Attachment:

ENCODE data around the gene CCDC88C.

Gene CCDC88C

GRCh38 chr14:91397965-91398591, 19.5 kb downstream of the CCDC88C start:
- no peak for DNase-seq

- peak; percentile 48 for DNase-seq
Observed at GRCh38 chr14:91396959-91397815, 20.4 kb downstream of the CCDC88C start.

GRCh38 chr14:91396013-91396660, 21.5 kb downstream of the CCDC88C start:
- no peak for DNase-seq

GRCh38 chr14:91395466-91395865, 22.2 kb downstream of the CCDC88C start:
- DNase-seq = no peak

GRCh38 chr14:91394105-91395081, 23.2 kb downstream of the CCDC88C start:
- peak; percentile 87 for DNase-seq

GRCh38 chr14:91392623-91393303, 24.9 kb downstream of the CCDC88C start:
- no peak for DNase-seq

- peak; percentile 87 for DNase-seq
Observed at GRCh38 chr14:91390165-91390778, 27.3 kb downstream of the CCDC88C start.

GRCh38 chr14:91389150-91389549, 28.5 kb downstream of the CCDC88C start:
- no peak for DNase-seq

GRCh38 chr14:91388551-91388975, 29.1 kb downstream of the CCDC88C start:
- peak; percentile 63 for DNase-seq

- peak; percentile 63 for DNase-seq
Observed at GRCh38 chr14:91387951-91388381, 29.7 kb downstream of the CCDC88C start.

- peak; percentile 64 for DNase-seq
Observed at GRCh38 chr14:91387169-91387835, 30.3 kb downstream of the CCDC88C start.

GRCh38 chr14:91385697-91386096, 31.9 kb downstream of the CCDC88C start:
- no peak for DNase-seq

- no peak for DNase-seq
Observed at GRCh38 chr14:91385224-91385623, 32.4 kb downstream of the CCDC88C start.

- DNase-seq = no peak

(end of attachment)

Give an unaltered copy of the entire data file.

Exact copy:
ENCODE data around the gene CCDC88C.

Gene CCDC88C

GRCh38 chr14:91397965-91398591, 19.5 kb downstream of the CCDC88C start:
- no peak for DNase-seq

- peak; percentile 48 for DNase-seq
Observed at GRCh38 chr14:91396959-91397815, 20.4 kb downstream of the CCDC88C start.

GRCh38 chr14:91396013-91396660, 21.5 kb downstream of the CCDC88C start:
- no peak for DNase-seq

GRCh38 chr14:91395466-91395865, 22.2 kb downstream of the CCDC88C start:
- DNase-seq = no peak

GRCh38 chr14:91394105-91395081, 23.2 kb downstream of the CCDC88C start:
- peak; percentile 87 for DNase-seq

GRCh38 chr14:91392623-91393303, 24.9 kb downstream of the CCDC88C start:
- no peak for DNase-seq

- peak; percentile 87 for DNase-seq
Observed at GRCh38 chr14:91390165-91390778, 27.3 kb downstream of the CCDC88C start.

GRCh38 chr14:91389150-91389549, 28.5 kb downstream of the CCDC88C start:
- no peak for DNase-seq

GRCh38 chr14:91388551-91388975, 29.1 kb downstream of the CCDC88C start:
- peak; percentile 63 for DNase-seq

- peak; percentile 63 for DNase-seq
Observed at GRCh38 chr14:91387951-91388381, 29.7 kb downstream of the CCDC88C start.

- peak; percentile 64 for DNase-seq
Observed at GRCh38 chr14:91387169-91387835, 30.3 kb downstream of the CCDC88C start.

GRCh38 chr14:91385697-91386096, 31.9 kb downstream of the CCDC88C start:
- no peak for DNase-seq

- no peak for DNase-seq
Observed at GRCh38 chr14:91385224-91385623, 32.4 kb downstream of the CCDC88C start.

- DNase-seq = no peak